I must point out and members should be reminded that the FNPF originally started as a Compulsory Saving Scheme only with members withdrawing their entire balance upon reaching 55 years of age. Such a scheme fell outside the ambit of being Social Security Scheme. It was upon the constant’s insistence of the International Social Security Association (ISSA) – an arm of the International Labour Organisation (ILO) to which the FNPF is affiliated that the board decided to introduce the Pension Scheme.
Introducing the Pension Scheme gave the FNPF some semblance of being a Social Security Organisation thus gaining greater respectability with ISSA.
While addressing the sustainability of the Fund in the long term in the manner detailed above the then board also decided that another actuarial study be made in ten years to monitor the impact of the action taken to address the sustainability concerns raised in the 1992 Report. This further study was done in 2002 and there should be a report with the FNPF. I have not seen any reference made to this 2002 Report.
From memory this report also expressed concerns about the long term sustainability and recommended another study in five years, i.e. 2007.
What is significant and most relevant to the undergoing discussions is the fact that no report that I can recall made any recommendation (or even suggestion) that the pensions of the existing pensioners be adjusted in any way. I stand to be corrected. However, if what I say is not correct I will greatly appreciate if what was or is the recommendation in the reports regarding payments to existing pensioners be revealed to the members.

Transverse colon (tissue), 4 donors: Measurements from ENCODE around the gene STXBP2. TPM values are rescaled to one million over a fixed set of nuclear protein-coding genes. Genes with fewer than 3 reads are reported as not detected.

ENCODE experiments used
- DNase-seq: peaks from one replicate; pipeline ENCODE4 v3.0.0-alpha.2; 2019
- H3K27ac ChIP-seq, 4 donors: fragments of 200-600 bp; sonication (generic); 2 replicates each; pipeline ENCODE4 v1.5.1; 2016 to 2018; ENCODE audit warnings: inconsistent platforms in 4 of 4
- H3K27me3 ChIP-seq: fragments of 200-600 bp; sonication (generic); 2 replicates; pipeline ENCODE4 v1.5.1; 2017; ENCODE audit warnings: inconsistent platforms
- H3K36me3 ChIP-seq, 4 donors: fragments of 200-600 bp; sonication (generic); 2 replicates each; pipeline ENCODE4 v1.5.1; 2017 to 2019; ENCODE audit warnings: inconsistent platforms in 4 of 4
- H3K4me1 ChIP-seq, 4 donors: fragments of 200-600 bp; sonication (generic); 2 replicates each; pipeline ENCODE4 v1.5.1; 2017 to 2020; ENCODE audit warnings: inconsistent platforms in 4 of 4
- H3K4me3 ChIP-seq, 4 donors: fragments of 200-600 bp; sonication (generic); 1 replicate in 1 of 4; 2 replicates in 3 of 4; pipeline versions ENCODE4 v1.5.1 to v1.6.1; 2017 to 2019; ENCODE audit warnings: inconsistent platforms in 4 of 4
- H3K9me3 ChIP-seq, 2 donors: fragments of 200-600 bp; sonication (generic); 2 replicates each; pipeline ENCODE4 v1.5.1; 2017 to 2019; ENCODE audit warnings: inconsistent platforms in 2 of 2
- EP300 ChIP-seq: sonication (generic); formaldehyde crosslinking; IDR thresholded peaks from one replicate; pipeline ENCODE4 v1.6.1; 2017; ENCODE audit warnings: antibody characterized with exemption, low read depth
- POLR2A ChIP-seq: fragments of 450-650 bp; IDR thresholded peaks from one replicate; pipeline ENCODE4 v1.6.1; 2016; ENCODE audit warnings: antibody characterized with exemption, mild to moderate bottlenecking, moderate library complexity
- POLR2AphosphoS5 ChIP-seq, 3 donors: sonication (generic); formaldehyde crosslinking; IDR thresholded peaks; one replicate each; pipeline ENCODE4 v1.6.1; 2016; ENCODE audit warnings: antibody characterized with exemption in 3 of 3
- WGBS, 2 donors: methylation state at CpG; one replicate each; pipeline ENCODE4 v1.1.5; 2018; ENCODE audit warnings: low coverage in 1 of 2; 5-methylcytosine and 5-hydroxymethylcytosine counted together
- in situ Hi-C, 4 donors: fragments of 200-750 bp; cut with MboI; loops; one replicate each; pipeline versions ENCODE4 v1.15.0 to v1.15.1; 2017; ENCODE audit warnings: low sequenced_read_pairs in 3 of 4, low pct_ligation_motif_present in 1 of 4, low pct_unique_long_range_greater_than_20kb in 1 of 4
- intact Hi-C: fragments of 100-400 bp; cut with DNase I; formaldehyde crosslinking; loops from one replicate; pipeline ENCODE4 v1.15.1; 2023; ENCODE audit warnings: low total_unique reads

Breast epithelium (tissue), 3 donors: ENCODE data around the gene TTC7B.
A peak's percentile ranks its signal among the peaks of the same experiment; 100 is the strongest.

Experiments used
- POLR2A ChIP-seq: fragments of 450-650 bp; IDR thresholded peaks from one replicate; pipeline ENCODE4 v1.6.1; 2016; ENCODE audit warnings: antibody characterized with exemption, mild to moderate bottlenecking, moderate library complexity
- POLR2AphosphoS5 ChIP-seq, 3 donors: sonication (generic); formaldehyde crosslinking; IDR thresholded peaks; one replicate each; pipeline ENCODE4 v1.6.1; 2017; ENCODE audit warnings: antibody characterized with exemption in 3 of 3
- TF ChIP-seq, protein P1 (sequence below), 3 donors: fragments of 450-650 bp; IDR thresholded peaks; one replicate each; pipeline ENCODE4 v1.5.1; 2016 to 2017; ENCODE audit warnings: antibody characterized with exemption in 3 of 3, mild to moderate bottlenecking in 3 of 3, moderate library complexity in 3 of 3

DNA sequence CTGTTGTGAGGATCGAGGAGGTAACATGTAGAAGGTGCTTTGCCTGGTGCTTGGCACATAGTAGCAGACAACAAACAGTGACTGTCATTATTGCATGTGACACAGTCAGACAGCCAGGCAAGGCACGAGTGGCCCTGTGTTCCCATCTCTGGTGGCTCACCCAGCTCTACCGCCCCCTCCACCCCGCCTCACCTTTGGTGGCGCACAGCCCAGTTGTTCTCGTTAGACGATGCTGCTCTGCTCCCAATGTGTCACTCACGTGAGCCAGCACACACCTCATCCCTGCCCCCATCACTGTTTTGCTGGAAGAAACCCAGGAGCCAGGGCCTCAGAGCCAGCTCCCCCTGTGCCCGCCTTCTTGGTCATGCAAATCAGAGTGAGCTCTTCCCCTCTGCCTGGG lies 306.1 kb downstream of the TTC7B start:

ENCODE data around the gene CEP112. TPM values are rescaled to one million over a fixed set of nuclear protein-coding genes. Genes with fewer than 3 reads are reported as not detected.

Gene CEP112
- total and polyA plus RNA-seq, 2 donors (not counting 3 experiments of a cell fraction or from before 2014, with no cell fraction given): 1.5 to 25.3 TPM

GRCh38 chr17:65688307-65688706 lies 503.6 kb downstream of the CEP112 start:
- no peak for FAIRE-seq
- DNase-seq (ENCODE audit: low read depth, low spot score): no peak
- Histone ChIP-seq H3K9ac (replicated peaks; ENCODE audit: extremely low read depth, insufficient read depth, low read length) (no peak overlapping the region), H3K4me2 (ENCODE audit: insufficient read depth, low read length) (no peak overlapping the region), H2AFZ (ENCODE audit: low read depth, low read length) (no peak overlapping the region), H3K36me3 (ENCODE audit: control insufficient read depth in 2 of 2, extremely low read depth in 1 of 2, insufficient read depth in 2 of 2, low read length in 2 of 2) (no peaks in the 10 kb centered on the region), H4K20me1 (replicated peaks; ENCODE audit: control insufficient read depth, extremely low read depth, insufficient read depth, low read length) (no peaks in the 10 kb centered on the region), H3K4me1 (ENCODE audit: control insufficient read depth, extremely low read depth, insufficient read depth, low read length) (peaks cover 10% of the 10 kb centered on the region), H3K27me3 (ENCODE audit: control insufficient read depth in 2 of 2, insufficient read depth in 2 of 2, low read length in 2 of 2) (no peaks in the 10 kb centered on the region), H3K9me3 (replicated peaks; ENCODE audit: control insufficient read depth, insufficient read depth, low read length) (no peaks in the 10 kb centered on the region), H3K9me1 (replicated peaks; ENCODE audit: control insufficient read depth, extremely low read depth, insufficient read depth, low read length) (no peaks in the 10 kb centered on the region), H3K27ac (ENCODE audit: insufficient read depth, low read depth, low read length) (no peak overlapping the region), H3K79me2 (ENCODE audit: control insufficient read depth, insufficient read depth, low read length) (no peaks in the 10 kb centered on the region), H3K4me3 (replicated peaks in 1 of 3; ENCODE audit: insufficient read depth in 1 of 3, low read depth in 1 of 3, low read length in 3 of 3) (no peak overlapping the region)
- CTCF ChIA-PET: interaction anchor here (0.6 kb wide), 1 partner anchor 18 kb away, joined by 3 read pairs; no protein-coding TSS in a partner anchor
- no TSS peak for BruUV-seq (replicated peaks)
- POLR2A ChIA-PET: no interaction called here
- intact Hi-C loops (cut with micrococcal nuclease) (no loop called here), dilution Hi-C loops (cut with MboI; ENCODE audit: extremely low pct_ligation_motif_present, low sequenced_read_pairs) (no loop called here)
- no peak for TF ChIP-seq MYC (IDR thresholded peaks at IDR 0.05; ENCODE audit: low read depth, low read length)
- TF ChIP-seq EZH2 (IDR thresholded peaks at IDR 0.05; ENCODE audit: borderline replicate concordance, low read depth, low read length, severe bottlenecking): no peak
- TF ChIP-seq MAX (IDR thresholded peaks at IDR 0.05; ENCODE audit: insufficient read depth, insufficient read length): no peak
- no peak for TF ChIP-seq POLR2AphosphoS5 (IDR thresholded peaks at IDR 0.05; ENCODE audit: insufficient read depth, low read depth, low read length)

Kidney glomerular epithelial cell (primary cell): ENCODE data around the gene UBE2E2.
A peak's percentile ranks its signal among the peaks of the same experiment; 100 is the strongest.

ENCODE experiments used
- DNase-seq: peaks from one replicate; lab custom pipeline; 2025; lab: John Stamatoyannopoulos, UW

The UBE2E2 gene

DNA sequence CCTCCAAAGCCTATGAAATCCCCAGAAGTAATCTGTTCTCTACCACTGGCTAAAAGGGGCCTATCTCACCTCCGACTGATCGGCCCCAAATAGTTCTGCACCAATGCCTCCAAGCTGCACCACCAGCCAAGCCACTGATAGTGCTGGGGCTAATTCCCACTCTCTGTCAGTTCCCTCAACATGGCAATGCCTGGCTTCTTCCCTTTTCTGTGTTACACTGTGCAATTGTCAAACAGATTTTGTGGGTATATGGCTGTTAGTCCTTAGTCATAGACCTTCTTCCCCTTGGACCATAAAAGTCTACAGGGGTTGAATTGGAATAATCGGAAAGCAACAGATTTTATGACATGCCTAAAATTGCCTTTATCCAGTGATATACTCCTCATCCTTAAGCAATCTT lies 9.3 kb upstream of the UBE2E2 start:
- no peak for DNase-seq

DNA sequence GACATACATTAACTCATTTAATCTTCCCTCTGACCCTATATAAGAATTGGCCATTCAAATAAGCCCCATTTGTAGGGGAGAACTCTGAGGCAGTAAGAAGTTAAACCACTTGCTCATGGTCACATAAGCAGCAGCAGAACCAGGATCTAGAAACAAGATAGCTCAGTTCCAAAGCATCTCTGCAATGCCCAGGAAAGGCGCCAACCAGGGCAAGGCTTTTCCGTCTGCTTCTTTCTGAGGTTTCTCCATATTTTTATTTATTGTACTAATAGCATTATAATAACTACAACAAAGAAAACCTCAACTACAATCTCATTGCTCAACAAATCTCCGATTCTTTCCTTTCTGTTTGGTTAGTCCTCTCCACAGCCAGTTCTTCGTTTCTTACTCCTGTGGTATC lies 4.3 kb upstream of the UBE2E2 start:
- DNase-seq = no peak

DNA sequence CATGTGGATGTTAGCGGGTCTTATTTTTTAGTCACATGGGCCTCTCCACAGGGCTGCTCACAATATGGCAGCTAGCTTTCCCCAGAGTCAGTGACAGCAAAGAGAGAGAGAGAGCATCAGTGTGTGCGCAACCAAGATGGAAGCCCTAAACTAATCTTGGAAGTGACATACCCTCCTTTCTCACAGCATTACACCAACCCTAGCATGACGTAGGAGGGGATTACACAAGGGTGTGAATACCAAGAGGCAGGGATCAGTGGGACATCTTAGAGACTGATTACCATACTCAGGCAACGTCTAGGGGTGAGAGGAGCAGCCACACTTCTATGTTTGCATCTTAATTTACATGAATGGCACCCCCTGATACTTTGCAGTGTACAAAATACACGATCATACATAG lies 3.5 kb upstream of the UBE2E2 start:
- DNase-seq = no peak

What I want to finally say is that during my time the board at all times made sure that whatever decisions taken were in compliance with our obligations as trustees and in accordance with the laws. Hence, I was satisfied that the manner in which the concerns highlighted in the Acturial Report was addressed was compatible with what was expected of me as a trustee. Furthermore, the question of the annuity paid to existing pensioners did not arise as it was a non-issue since pensions were paid under a legally binding contract entered between the FNPF and the pensioner. To do otherwise would have been illegal. The present board should take note of this.
Whatever I have alluded to in this statement are a reflection based on my recollection of how the board that I was a part of addressed the issues currently under discussion. Further, whatever was brought to the board and its deliberations would have been properly documented and minuted. This should be available to the present board and management
In case the continuous finger-pointing at the previous board members by present FNPF management has managed to convince some current members, it must be pointed out that from its inception in 1966 up to December 2006, all board members who were appointed represented the principle stakeholders of FNPF, i.e. employers, employees and Government. And this was in compliance with the FNPF Act. All individuals so appointed representing the three stakeholders were leaders of their respective sectors with established credentials and capabilities.
It is therefore grossly unfair to discredit them today as if they did not know what they were doing. After all, one has to acknowledge that it was under their leadership and guidance that the FNPF grew to what it is today. I am sure there are other previous board members still around and perhaps they might want to break their silence as well, including Mr Lionel Yee, the previous long serving general manager.
* James Raman is a former long-serving member on the FNPF board. Mr Raman was a FNPF board member from 1971 to December 2006, with only one year break in 2000. He served the board in his capacity as the national secretary of Fiji Trades Union Congress and the general secretary of National Union of Factory & Commercial Workers as a representative of the workers of Fiji.